It might be in a maintenance setting rather than as a treatment, but Lynparza’s hit in the Polo trial represents a rare success in pancreatic cancer, a disease against which virtually everything fails. It also marks another milestone for the resurgent Parp inhibitor class, though there is practically no industry involvement in pancreatic cancer on the part of competing Parp inhibitor developers. The scientific rationale here appears to be backed by the fact that 3-5% of pancreatic cancer patients carry a Brca mutation, and if related genes are included the rate rises to 17%. In the treatment setting Clovis’s Rubraca yielded a 16% remission rate in second or third-line Brca-mutants, but the company does not appear to be pursuing this indication. Astrazeneca/Merck & Co’s Lynparza, meanwhile, is approved in various ovarian and breast cancer settings, but the sellside has not paid much attention to pancreatic cancer, and most analysts do not ascribe significant revenue forecasts to it. Astra says it will now discuss the Polo progression-free survival data with regulators, but the lack of sellside interest suggests that most had seen pancreatic cancer as a shot to nothing.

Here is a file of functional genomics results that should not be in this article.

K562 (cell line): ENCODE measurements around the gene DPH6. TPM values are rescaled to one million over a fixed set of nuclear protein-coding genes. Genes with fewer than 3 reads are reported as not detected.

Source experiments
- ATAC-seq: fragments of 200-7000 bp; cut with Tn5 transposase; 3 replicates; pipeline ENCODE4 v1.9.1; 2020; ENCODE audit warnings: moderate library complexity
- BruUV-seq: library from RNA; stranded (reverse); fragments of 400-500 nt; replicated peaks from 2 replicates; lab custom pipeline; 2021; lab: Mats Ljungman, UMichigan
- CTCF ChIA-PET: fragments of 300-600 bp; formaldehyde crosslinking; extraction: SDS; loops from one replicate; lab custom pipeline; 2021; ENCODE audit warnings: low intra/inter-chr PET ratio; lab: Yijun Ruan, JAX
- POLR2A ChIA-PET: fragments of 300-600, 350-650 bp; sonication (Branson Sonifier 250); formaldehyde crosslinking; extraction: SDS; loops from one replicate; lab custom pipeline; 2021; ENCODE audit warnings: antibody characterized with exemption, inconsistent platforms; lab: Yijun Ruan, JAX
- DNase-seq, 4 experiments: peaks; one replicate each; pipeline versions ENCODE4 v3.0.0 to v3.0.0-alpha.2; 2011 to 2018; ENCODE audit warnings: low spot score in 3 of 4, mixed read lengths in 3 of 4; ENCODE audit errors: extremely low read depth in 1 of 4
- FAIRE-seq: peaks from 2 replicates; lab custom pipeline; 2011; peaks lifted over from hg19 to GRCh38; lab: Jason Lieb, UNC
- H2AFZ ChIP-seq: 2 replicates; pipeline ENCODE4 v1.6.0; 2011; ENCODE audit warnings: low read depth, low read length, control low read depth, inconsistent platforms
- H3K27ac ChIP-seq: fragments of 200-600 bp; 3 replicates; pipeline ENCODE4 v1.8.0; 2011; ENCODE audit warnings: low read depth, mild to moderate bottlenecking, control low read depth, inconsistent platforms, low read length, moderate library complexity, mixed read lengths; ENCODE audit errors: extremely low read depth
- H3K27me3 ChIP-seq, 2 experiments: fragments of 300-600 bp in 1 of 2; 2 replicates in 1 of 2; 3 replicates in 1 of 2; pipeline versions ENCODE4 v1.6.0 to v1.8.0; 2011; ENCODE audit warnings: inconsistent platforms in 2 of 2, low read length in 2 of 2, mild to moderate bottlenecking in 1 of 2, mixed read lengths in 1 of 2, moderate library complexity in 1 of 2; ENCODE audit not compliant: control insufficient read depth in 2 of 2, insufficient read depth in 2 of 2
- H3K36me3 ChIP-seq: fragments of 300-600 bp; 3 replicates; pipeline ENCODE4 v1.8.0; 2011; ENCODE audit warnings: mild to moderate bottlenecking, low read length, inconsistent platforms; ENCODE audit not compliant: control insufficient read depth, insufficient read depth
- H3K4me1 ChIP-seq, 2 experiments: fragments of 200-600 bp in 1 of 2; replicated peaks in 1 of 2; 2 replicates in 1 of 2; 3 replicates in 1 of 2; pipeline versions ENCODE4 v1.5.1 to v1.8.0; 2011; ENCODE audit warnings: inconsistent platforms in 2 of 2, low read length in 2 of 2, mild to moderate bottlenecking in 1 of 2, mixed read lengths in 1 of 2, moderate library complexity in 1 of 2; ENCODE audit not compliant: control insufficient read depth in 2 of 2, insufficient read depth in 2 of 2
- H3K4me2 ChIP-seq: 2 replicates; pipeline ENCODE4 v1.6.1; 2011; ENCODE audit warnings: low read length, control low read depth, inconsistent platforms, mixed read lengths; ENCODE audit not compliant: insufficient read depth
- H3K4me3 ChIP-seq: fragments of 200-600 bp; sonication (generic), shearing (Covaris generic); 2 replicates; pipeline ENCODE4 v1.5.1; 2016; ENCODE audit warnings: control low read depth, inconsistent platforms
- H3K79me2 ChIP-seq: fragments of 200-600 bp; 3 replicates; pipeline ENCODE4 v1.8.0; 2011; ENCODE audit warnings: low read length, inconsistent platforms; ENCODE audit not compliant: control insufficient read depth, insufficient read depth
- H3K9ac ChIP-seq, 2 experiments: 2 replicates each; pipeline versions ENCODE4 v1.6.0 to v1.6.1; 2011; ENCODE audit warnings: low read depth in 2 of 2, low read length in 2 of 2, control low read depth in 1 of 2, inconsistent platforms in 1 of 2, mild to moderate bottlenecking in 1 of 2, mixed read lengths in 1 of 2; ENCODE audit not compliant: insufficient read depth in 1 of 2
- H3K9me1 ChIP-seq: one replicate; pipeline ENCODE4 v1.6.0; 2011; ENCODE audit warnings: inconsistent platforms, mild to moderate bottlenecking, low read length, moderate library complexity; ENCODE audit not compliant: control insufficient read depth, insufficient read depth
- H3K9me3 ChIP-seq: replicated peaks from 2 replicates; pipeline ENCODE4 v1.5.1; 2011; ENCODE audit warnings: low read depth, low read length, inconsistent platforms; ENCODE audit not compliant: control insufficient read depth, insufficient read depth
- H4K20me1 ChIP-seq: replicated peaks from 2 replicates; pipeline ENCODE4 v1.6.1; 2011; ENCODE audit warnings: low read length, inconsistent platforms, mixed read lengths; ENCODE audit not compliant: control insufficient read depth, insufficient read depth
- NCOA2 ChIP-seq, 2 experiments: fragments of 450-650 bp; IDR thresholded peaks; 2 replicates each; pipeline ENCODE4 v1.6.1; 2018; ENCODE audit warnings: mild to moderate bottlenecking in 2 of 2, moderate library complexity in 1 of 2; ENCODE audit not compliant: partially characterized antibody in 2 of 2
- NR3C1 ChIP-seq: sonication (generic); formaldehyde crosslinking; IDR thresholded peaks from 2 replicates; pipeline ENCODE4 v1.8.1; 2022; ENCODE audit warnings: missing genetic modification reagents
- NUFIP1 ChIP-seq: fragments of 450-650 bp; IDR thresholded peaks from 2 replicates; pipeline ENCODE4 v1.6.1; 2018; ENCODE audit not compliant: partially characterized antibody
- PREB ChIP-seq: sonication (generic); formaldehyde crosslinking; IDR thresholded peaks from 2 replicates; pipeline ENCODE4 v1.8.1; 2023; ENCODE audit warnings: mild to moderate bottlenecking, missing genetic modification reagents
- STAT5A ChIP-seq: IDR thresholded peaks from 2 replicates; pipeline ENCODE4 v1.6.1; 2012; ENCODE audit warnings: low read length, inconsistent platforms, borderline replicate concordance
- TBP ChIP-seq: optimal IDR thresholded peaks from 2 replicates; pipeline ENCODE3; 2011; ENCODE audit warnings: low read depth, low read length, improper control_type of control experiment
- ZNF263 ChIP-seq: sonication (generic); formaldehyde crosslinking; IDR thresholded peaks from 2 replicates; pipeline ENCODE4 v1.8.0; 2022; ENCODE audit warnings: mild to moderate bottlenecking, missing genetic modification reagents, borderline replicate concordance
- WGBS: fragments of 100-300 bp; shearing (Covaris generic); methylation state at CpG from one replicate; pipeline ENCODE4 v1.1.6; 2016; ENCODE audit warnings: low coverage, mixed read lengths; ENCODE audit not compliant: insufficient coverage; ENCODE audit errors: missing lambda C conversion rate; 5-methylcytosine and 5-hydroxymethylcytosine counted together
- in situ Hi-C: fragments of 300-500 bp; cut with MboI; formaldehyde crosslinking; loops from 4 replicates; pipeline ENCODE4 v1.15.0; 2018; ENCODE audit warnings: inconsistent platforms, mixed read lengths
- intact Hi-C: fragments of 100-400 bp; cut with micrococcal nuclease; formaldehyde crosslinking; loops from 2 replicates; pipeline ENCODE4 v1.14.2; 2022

|Selected studies of Parp inhibitors in pancreatic cancer|
|Project||Primary sponsor||Setting||Genetic criteria||Trial ID|
|Lynparza||Astrazeneca/Merck & Co||1st-line maintenance||gBrca 1/2 mut||Polo (NCT02184195)|
|Rubraca||Uni of Pennsylvania||1st or 2nd-line maintenance||Brca 1/2 or Palb2 mut||NCT03140670|
|Zejula||Dana-Farber||≥2nd-line treatment||Brca 1/2, Palb2, Chek2 or ATM mut||NCT03601923|
|Talazoparib||NCI||≥2nd-line treatment||Brca 1/2 mut||NCT01989546|